DAN_SHAPPIR: Next thing you know, people will want to purchase and own music and movies.
AJ_O’NEAL:: No, some of us still do. Yeah. Anyway, that one people just have to, they, you have to unlearn what you've learned because the whole thing is people think that, that running a command to start a service on Linux is like something that requires a four year degree. It's like, it's a five minute thing. If that.
CHARLES MAX_WOOD: Yeah, I think the other thing that you have to run, that people are going to run into is they will have purchased movies and had them on some streaming service that they, you know, they got access to them on, right? So you enter the code or whatever, and then it's not going to be licensed to whatever service that is and they'll lose access to it. Then they're going to go, what the heck? And then, um, right. And then they'll start looking at, okay. How do I own this again? I think flex servers might take off for some of that. I've also seen another, and I'll see if I can find it because I've been wanting to play with it, but I've seen a service out there that will attach to your Audible account and download all of your audio books.
AJ_O’NEAL:: Open Audible. Open Audible, it's like 20 bucks, it's the best thing ever, I love it.
DAN_SHAPPIR: I have to cut in, I actually have to drop off guys. So, it is. Ismail, it was great speaking with you. I learned a whole bunch. Best of luck. Thank you. And with you too. And it's an awesome thing that you're doing and I'm really loving the approach. So, so again, and it was great having you on and bye.
ISMAIL_PELASEYED: Appreciate it. Bye.
CHARLES MAX_WOOD: I'm going to send an email to RubyRogues real quick and just let them know it'll be a few minutes late, but Ismail, what are your picks?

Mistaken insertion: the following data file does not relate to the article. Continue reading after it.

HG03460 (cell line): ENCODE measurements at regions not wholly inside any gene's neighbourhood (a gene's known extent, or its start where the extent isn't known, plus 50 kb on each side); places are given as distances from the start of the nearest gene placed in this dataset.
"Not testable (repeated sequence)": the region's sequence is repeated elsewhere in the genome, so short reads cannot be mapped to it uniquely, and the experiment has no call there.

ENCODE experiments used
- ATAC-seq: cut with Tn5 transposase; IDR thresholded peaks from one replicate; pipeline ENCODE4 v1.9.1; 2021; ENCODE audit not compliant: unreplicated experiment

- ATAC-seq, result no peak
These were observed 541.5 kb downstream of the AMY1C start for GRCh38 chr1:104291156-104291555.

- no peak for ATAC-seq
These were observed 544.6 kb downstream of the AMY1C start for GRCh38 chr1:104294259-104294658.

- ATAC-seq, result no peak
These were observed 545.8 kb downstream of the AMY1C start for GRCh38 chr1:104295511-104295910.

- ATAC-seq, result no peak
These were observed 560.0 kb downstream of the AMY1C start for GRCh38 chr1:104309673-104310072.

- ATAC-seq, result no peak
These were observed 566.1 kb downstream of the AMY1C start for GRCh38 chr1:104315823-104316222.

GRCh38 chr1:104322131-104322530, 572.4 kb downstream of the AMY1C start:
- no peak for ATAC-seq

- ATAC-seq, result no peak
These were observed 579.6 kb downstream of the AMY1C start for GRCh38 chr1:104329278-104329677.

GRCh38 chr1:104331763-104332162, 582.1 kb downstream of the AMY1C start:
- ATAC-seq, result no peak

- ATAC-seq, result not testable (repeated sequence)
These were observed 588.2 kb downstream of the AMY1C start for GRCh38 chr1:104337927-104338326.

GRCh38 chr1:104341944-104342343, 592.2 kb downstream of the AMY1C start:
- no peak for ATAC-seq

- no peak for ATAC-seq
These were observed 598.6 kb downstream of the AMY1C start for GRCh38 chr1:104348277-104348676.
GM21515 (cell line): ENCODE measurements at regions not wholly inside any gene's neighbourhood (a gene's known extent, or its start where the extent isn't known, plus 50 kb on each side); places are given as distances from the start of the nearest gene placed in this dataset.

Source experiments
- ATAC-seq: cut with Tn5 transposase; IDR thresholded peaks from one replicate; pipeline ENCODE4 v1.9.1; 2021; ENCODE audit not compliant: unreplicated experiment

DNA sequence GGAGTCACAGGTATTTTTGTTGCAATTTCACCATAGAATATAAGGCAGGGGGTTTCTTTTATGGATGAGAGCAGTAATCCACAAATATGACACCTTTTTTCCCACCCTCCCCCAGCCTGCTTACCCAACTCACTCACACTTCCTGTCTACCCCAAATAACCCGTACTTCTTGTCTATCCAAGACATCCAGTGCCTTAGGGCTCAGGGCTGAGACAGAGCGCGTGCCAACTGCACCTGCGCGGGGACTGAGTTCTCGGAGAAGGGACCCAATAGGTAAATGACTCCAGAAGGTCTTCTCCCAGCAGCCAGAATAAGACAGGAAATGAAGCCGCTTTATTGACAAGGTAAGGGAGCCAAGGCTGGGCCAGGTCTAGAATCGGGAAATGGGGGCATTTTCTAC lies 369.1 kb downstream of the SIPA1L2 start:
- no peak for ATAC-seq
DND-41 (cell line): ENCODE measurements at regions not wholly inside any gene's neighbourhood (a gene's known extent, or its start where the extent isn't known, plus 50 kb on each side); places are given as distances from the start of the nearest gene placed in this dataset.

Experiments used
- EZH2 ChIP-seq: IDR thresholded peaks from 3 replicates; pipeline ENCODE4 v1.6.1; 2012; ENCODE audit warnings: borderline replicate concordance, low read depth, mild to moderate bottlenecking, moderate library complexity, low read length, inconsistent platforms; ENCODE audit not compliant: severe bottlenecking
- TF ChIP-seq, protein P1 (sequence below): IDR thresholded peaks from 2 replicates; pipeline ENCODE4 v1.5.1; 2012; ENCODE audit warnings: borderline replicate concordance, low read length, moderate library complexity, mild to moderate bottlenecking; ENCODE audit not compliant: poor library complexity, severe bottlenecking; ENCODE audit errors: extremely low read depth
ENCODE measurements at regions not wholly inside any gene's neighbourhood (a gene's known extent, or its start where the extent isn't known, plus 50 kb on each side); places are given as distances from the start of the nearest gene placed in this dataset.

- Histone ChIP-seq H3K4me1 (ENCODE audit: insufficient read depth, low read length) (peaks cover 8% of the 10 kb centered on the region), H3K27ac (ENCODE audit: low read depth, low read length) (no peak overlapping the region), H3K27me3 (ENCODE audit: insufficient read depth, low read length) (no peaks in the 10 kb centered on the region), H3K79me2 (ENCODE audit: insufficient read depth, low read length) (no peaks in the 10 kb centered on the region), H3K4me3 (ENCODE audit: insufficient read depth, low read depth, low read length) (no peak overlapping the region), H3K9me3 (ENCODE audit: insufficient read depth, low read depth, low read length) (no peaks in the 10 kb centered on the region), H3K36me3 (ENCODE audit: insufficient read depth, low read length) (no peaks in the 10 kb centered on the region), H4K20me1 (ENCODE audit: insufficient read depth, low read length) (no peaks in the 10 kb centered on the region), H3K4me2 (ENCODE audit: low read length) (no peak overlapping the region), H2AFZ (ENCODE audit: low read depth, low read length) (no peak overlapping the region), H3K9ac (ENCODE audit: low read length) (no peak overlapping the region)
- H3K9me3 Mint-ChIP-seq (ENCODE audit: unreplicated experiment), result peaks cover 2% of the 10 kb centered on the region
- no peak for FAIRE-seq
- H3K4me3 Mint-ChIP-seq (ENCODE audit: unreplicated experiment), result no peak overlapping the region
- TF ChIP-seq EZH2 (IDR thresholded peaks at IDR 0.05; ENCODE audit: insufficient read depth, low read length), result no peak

ISMAIL_PELASEYED: Uh, so first off. TV show started rewatching Fargo. I don't know if you guys have watched it, but it's an amazing show. It's like five seasons and they are not interconnected in any ways. You can jump into any season, pick, pick the season you want and the actors you like the most. And it's just amazing. Um, so that's on the show side, the fun side, the, uh, death side. I have this, uh, project. Open source project that I would like to highlight and you should bring that guy on. His project is called outlines.dev. He's a French guy called Remy. And what he does is that he allows you to create models that can answer in other formats than just text without having to write a bunch of prompts and stuff. So it's a technique that you use to, um, you know. Basically, an extension you plug into your language model, which allows you to control its output, which is interesting, because it gives you ideas of what other type of extensions you might want to plug in there that would do other things. So that's really interesting. It's state-of-the-art stuff, outlines.dev. I would pick that one.
CHARLES MAX_WOOD: All right, cool. All right, well, let's go ahead and wrap it up. Thanks for coming, Ismael.
ISMAIL_PELASEYED: Thank you for having me, guys. It was a pleasure. My Twitter is, my Twitter is homanp. So H-O-M-A-N-P. Thanks. All right, have a nice day, guys. Next up. Bye.